OK – it looks like the comment feature for THQ has been bottled up by a licensing issue buried deep within the labryrinth of our plug-ins. We are still working to uncork it.

    Thank you for letting us know about this rather puzzling state of affairs!

  2. Alex Hughes says:

    You say that “throughout the Book of Acts “receiving the Holy Spirit” is most certainly a different, second move from mere faith or believing or even baptism”. Hmm. Elsewhere the Spirit is conferred before baptism (e.g. 10:44-8), or is not recorded at all (e.g. 8:38). From my own reading of Acts I simply can’t see that it gives us – or even tries to give us – a set pattern of Christian initiation? In fact, what I like is the fact that there doesn’t seem to be a fixed pattern – then or now – but God is free to work in God’s own mysterious ways – even with those dreadful Samaritans…and people like me.
    Thanks for the post.

  3. Doug Henkel says:

    I hope that I am not overstepping here. Your question points to the heart of who I am as a Christian. I am not a member of the Pentecostal or Charismatic communities. I am, however, a card-carrying member of the holiness movement. We differ from our Pentecostal cousins in that we do not insist that the baptism with the Holy Spirit be accompanied by the speaking in unknown languages or other outward manifestations. We do agree with the concept of a second definite work of grace, subsequent to regeneration, in which there is a deeper cleansing from the condition of sin (as opposed to forgiveness from the acts of sin), a greater empowerment for service in the Kingdom (spiritual gifts), and a transforming of intentions and attitudes in regard to both God and others (the fruit of the spirit).

    What does the scripture suggest? Jesus had both a baptism and a transfiguration. The Apostles had both a following experience and a Pentecost. The admonitions we find in the New Testament letters to be in the process of being filled with the Holy Spirit (Eph. 5), being transformed in our minds (Rom. 12), and to be entirely sanctified (1 Thess. 5), are written to Churches; that is to people who have already been baptized in to the Christian faith.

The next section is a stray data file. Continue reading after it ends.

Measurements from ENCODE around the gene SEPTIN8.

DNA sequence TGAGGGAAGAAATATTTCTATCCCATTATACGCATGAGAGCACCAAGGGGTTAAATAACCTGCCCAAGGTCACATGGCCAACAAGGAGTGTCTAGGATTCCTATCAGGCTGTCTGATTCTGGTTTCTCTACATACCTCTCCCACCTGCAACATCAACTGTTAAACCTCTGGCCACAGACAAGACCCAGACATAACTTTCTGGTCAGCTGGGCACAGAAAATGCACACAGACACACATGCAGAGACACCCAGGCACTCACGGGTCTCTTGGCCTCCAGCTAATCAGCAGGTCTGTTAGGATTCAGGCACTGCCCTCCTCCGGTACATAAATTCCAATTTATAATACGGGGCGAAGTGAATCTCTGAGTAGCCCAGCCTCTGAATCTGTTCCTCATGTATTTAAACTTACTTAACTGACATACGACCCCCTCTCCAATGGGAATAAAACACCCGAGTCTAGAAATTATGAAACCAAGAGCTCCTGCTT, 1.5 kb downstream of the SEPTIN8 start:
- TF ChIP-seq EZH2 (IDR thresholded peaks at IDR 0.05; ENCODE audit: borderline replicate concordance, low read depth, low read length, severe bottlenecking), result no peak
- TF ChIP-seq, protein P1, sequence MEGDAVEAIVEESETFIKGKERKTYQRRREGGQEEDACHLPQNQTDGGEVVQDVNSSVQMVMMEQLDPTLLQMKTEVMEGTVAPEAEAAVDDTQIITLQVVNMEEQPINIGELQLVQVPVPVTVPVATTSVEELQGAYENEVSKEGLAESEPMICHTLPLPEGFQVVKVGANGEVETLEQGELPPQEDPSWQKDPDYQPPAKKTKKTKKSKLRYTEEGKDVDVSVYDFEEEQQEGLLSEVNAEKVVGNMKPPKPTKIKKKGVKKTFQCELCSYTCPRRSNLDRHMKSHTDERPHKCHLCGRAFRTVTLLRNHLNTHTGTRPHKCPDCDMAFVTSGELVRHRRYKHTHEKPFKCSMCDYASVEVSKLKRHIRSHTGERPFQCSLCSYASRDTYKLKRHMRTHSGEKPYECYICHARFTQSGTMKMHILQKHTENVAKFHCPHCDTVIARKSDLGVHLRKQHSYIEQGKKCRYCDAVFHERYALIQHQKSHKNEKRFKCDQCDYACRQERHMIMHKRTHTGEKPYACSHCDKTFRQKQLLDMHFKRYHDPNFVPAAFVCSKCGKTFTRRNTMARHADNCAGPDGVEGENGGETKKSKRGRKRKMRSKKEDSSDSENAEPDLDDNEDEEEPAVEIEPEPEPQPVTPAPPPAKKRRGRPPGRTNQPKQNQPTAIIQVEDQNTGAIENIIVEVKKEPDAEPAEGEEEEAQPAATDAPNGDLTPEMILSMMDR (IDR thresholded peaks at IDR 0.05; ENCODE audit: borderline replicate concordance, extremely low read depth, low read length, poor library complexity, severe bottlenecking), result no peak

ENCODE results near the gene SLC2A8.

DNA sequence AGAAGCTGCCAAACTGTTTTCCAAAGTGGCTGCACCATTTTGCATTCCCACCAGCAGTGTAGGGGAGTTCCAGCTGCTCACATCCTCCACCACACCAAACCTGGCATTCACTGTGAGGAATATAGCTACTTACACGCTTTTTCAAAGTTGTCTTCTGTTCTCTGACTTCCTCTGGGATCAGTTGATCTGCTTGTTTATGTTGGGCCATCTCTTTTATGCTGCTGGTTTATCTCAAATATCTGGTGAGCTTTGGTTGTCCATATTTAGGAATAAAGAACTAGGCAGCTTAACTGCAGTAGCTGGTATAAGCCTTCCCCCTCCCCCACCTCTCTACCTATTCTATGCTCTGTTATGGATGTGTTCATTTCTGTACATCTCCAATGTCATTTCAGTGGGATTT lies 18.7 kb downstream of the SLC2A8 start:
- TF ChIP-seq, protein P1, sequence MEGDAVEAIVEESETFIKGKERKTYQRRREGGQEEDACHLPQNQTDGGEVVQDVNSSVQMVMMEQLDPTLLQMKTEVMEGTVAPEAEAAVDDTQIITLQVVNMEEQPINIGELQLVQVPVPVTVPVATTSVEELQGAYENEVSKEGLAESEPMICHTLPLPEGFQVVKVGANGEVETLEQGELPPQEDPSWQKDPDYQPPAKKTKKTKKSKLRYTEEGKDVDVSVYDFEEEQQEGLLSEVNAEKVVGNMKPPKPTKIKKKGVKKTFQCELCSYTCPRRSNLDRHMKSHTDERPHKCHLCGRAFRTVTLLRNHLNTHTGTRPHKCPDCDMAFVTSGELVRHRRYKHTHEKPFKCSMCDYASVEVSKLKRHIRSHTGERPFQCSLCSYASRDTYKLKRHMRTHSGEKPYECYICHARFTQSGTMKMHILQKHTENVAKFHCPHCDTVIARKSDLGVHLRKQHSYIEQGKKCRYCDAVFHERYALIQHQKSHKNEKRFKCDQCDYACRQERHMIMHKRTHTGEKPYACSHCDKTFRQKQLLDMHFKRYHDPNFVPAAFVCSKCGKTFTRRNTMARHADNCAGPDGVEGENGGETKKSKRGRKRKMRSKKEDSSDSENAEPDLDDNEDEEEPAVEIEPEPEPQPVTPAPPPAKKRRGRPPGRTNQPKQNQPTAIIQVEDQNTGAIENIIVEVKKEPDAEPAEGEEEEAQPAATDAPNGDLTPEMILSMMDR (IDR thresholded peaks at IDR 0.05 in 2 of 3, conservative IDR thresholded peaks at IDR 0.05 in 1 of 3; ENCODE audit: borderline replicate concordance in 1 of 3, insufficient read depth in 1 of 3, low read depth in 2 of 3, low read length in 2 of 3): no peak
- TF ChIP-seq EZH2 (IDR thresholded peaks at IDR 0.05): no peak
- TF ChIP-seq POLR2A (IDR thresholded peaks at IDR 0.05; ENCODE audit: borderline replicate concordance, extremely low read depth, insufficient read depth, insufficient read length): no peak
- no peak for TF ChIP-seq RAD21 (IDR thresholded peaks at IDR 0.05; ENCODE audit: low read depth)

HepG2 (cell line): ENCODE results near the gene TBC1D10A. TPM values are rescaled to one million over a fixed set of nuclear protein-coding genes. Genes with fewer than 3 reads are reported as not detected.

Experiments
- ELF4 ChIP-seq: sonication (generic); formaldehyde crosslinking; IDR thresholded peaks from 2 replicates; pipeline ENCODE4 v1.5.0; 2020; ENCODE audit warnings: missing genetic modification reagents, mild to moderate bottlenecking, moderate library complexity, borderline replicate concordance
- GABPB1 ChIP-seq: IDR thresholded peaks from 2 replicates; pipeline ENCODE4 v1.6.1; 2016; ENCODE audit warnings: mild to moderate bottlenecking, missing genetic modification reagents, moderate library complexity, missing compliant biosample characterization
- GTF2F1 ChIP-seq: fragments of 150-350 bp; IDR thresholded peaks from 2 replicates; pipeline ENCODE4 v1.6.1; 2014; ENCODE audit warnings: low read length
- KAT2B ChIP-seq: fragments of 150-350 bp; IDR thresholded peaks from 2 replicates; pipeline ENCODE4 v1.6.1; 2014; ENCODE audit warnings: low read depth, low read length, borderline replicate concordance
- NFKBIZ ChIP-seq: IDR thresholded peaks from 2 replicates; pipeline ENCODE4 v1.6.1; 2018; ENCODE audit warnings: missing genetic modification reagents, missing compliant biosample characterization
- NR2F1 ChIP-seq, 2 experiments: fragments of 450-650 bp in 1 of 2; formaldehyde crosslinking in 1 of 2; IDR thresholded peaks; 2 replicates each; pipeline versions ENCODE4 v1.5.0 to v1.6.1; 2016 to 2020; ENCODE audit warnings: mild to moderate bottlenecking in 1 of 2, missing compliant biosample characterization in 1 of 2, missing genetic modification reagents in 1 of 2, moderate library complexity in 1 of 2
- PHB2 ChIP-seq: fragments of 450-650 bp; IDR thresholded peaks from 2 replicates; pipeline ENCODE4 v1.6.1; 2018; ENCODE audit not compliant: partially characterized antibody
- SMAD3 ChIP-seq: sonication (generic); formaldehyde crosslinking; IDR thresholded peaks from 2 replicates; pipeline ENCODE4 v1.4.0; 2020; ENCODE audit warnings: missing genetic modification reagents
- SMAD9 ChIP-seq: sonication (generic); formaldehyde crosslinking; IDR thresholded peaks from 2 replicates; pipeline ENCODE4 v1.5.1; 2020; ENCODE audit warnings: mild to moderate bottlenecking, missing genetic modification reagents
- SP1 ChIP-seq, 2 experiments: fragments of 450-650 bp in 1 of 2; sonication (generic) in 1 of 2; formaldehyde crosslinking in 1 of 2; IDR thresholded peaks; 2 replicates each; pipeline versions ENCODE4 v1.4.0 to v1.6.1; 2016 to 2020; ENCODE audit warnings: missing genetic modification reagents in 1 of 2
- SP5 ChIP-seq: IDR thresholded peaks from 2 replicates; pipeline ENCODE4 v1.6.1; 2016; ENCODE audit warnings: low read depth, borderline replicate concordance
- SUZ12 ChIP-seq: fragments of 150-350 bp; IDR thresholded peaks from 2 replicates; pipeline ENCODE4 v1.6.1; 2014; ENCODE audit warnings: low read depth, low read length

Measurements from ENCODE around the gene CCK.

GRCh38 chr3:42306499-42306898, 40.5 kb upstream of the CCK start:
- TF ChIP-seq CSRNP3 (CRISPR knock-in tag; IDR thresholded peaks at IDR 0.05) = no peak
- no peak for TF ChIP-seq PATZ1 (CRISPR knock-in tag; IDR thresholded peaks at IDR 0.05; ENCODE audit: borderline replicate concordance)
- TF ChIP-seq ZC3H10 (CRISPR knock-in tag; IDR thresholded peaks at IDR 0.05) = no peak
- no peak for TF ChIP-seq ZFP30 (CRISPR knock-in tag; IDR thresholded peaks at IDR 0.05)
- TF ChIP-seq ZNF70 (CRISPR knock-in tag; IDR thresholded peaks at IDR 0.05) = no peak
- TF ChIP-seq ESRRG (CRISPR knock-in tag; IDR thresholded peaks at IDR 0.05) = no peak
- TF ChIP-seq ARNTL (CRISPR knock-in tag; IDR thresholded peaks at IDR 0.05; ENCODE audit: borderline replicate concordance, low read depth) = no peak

An important thing: many people who do not worship at Churches that talk about the Holy Ghost the same way that holiness and Pentecostal Christians talk about Him have testified to having experiences of surrender to the lordship of Christ in their lives in which there was a lasting change. Sometimes, retreat experiences, prayer times, sacraments, or worship experiences trigger these moments of surrender. My mom (a Methodist), my brother (a Lutheran), and my sister (a Catholic) all have had similar life-changing experiences. The point is that the doctrine will not cause the experience. It happens when person learns of Jesus, loves Jesus, walks with Jesus, worships Jesus, and surrenders all of life to Jesus.

    One more thing: the second work of grace does not impart more of God into our lives. When we are converted/baptized, we receive all of God. We don’t have to go back later for more of Him. But the question (maybe the hardest question) is not “How much of God do you have?” The question (maybe the hardest question) is “How much of us does God have?”

    Thanks for the opportunity to think about this important idea.

  4. Pastor Mark,

    It would be interesting to hear your distinction (or anyone’s for that matter) of how one is different (or deeper) after the Baptism of the Holy Spirit. The Pentecostal’s have something amazing in their Worship language and actions. However, I have been to worship with nun’s of a catholic order where the Spirit has been so powerful that my tears came freely…What does one look like to live after the Baptism of the Holy Spirit?

How do you read?